The Blessing follows high powered corporate Jason as he ventures to small-town Kentucky over the Christmas holiday. His brother David has asked him to assist a young widow, Amy, with her two-year-old child. What follows is a romantic story of hope and discovery.
The Coffin Quilt by Ann Rinaldi
Rooted in the feud between the notorious Hatfields and McCoys The Coffin Quilt, is told from the perspective of 7-year-old Fanny McCoy as she watches the tumult unfold between loved ones and neighbors.
This historical fiction novel is targeted at young adult readers but is an enjoyable interpretation of events for adult readers alike.
First Blood by David Morrell
First Blood introduces readers to a Rambo unseen in the Sylvester Stallone films. Carrying the scars of war, Vietnam veteran John Rambo goes head to head against the complicated cop Teasle in rural Kentucky.
With extensive violence and a pretty high body count, First Blood serves as a harrowing reminder of the personal cost of war.
Non-Fiction Set in Kentucky
Wild Ride: The Rise and Fall of Calumet Farm, Inc., America’s Premier Racing Dynasty by Ann Hagedorn Auerbach
Financial scandal is not limited to the bounds of Wall Street. Wild Ride profiles the rise and fall of Calumet Farms, a notorious thoroughbred stable in the bluegrass of Kentucky.
With shady deals, gang ties, and criminal proceedings this is more than just a simple horse book. Dive in if you are looking for a good scandal to keep you hooked from cover to cover.
Trapped! The Story of Floyd Collins by Robert Murray and Roger Brucker
Trapped tells the story of cave explorer Floyd Collins who in 1925 became the center of the third biggest news story between the World Wars.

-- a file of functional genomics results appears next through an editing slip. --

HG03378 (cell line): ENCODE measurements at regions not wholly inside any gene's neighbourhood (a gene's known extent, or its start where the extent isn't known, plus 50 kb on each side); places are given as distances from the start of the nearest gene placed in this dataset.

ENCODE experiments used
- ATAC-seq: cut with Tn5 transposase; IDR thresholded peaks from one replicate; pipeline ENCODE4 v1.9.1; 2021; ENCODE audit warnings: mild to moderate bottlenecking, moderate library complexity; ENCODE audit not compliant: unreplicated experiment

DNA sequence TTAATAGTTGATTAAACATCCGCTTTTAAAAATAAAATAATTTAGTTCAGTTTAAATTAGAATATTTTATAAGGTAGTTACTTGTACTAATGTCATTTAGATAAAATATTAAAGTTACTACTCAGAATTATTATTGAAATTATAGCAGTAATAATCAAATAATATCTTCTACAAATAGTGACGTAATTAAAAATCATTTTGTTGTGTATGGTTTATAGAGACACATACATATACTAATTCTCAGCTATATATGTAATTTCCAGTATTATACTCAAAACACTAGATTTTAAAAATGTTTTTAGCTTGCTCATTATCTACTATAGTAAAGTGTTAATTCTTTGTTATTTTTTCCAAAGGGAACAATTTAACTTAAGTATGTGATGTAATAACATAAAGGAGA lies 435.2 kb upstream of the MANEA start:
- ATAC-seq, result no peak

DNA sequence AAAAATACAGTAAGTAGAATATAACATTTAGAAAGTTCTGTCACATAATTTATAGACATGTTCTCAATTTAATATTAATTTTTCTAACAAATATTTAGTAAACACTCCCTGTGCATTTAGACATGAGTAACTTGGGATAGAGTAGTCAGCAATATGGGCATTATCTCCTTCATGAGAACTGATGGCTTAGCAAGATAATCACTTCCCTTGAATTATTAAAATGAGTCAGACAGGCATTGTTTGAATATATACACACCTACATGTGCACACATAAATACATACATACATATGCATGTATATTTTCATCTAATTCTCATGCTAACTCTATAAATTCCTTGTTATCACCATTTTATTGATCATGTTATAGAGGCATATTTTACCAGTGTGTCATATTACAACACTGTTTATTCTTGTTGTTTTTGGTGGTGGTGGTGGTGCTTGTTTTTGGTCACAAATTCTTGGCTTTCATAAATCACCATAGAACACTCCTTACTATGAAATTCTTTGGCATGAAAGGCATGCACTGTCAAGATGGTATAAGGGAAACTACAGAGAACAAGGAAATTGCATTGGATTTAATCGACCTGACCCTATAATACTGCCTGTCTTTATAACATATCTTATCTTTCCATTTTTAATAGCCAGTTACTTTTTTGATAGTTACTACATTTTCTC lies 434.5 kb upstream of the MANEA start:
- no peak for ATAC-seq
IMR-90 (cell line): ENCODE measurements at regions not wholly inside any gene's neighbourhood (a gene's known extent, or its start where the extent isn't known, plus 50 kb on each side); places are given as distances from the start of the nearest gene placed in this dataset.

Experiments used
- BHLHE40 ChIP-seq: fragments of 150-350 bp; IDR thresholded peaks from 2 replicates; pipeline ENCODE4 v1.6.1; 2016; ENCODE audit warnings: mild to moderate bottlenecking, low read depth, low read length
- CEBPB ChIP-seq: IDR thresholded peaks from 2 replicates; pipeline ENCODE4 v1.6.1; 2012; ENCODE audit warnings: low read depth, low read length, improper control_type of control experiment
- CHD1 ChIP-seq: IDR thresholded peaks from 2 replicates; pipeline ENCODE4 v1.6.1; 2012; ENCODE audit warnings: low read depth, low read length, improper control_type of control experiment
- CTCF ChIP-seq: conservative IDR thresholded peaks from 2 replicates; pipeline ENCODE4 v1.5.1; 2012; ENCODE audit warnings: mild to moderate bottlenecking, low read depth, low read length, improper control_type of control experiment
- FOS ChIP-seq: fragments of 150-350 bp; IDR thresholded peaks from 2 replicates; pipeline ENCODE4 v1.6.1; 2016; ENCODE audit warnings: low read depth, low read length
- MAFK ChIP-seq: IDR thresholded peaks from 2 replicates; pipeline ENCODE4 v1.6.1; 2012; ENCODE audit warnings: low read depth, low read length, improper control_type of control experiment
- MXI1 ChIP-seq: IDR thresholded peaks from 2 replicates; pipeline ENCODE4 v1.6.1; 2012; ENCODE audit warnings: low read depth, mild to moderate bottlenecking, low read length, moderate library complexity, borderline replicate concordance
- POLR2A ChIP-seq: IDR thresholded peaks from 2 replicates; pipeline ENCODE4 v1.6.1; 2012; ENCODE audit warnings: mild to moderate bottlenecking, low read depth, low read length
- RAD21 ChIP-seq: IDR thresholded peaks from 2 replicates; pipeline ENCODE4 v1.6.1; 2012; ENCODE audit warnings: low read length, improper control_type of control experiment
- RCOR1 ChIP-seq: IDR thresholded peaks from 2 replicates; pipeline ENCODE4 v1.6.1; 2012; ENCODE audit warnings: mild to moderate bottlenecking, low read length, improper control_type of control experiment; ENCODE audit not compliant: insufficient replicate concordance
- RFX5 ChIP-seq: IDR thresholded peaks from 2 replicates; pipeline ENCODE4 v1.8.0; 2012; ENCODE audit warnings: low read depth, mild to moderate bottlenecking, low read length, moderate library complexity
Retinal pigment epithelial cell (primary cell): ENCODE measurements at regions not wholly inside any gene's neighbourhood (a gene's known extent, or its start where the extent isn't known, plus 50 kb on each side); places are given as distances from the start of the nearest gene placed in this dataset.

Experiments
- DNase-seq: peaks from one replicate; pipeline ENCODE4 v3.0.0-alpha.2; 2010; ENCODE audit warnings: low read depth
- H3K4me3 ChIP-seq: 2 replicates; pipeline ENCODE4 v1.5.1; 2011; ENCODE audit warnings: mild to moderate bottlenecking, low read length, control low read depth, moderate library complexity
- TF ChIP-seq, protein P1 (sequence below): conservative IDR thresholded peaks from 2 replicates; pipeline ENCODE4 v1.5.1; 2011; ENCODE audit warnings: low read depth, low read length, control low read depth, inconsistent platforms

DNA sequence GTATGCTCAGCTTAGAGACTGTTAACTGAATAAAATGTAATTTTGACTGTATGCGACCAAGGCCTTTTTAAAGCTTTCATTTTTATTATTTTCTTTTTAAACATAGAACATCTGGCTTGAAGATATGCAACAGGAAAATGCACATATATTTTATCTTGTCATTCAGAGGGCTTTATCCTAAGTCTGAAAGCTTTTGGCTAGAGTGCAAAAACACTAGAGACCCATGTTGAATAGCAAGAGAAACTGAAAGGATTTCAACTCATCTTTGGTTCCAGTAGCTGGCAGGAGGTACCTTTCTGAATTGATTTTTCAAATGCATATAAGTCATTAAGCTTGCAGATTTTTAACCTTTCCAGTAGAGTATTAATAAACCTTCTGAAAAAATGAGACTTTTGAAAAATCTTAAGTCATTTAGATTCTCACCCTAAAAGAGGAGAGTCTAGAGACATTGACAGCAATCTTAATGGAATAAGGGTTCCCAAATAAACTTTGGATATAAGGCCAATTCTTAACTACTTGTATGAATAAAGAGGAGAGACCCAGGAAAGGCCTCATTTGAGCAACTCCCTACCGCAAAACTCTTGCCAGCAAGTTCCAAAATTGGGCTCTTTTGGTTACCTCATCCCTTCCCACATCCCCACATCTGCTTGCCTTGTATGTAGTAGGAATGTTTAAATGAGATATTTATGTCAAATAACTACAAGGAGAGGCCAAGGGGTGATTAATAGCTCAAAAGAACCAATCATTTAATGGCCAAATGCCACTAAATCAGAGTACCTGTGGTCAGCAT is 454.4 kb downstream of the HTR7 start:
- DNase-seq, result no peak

While looking for a new chamber in Crystal Cave, Collins became stuck when a large rock fell on his leg. The story that follows centers around rescue efforts and the accompanying media sensation.
The Seven Storey Mountain by Thomas Merton
Written by one of the most well known American Catholics of the last century, The Seven Storey Mountain is an autobiographical account of Merton’s conversion and joining of the Trappist monk order.
The Same River Twice by Chris Offutt
Offutt’s upbringing in the mountains of Kentucky lends to his ability to spin a story in an engaging and meaningful way. The Same River Twice intersperses memories of a youthful life on the road with preparations for the birth of his first child. With an eye for detail and humor, Offutt’s account will delight the rambler in all of us.
Kentucky Bourbon Whiskey: An American Heritage by Michael R. Veach
Kentucky Bourbon Whiskey is a comprehensive look at a wholly American product. Tracing the history of the spirit back to the founding of our country, Veach takes a deep dive into the product that is enjoying a renaissance among craft distilleries and collectors.
Guidebooks on Kentucky